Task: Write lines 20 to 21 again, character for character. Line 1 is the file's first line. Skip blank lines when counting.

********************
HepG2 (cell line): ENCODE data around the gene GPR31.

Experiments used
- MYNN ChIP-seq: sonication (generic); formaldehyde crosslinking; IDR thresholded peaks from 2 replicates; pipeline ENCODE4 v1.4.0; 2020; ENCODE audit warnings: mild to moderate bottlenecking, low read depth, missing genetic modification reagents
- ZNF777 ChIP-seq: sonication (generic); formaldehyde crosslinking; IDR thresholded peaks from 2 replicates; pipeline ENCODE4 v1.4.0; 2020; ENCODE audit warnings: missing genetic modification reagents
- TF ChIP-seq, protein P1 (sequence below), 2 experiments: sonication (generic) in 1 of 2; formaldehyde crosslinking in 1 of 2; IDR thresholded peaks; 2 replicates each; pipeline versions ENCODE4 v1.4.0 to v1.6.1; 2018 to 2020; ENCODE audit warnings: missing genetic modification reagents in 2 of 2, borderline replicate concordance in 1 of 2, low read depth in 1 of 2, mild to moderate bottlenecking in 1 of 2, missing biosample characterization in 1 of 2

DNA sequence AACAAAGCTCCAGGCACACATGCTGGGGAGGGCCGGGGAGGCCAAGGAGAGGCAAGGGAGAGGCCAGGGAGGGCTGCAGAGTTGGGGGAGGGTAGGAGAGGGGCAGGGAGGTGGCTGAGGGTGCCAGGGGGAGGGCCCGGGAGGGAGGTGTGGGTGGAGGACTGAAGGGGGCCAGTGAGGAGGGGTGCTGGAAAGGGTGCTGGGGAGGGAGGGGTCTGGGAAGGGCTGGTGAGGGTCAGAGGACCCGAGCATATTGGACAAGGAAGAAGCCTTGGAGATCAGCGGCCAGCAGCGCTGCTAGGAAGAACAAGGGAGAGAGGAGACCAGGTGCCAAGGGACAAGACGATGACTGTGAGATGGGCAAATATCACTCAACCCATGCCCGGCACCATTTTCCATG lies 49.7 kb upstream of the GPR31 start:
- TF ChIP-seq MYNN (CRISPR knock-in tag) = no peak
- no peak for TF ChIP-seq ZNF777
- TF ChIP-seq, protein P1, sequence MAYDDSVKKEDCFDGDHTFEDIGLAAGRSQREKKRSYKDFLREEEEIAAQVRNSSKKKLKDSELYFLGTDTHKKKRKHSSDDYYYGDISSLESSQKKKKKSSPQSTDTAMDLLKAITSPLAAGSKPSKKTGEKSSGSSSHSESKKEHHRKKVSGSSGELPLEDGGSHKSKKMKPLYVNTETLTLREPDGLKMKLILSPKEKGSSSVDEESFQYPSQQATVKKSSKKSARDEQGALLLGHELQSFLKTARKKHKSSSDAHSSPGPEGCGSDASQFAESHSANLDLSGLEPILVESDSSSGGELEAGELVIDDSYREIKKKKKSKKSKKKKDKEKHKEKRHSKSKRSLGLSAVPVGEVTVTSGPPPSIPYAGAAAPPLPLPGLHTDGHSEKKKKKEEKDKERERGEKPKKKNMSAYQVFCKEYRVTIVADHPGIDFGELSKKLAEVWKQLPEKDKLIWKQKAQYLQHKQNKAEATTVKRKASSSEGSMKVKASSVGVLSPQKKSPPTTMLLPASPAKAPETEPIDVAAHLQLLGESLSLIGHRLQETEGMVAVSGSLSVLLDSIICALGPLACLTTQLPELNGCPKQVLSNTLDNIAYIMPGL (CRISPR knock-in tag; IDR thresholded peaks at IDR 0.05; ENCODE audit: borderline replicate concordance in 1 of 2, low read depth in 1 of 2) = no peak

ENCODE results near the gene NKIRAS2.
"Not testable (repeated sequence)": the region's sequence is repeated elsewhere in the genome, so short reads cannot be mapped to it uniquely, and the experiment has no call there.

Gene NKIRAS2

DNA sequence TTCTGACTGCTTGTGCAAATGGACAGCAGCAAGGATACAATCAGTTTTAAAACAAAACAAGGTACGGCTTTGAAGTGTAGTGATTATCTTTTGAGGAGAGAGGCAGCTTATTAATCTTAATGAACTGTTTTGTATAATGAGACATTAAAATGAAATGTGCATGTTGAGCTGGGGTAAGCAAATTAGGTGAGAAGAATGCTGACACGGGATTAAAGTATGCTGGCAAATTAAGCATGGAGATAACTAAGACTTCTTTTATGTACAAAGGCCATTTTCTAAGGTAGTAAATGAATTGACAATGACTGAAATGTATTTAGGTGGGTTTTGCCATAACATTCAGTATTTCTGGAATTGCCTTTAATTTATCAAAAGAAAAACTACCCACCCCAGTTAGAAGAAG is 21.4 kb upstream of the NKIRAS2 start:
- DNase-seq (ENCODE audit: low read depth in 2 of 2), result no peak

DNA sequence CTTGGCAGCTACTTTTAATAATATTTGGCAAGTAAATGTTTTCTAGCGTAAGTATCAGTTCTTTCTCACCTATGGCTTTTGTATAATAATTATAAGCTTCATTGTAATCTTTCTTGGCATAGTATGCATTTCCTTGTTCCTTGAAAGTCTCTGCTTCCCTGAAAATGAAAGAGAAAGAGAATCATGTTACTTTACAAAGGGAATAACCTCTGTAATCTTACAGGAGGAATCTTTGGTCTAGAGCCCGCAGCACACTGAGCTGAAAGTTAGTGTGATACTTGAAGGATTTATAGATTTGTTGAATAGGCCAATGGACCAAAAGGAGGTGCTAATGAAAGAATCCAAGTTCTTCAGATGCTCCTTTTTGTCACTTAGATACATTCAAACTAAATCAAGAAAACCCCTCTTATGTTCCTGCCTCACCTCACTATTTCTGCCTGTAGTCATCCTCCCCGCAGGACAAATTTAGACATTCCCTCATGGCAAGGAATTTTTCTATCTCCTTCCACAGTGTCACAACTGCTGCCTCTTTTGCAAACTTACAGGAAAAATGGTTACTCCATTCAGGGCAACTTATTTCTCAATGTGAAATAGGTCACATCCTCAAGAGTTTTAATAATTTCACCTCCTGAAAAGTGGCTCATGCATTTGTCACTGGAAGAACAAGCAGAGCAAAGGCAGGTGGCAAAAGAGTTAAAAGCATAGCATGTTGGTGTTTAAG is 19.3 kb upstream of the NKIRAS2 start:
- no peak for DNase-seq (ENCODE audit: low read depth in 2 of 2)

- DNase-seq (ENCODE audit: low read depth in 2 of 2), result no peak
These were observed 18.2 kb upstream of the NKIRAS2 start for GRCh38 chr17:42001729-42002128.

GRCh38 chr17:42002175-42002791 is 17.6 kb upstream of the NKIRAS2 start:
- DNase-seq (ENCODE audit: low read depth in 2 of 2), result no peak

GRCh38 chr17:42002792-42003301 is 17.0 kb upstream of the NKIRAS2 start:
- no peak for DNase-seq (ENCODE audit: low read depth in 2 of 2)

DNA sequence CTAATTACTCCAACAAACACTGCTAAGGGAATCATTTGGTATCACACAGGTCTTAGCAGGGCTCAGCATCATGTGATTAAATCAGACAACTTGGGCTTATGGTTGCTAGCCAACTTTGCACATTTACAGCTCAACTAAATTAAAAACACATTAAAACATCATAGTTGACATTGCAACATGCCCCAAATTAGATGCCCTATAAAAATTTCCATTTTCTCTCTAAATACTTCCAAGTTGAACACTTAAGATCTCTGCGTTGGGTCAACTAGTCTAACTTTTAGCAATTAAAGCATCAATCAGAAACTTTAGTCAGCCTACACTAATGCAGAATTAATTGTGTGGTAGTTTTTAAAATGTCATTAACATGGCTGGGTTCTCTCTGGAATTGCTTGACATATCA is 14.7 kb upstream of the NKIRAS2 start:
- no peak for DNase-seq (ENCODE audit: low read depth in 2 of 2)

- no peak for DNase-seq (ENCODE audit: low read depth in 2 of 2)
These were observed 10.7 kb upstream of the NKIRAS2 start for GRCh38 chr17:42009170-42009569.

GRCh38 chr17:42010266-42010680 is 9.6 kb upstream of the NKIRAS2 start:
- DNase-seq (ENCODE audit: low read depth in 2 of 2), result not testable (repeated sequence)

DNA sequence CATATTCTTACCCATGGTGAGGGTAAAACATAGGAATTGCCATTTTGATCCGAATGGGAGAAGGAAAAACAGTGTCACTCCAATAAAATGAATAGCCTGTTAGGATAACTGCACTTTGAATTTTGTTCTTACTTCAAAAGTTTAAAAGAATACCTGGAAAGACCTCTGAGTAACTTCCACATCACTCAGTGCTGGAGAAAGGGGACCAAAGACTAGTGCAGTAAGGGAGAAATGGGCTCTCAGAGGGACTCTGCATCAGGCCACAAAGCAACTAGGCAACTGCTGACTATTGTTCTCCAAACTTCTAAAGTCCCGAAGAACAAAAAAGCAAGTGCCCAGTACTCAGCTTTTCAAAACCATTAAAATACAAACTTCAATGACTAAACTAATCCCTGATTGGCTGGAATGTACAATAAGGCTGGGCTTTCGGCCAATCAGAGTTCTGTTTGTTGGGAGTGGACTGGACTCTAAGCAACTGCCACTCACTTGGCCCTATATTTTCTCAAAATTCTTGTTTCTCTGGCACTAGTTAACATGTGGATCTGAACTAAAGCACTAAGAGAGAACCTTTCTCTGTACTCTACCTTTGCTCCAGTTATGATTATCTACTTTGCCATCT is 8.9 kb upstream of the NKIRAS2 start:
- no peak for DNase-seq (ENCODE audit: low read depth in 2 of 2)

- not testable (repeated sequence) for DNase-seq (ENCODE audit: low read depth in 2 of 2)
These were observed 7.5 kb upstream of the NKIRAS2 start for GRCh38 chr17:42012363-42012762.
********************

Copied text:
- DNase-seq (ENCODE audit: low read depth in 2 of 2), result no peak

GRCh38 chr17:42002792-42003301 is 17.0 kb upstream of the NKIRAS2 start: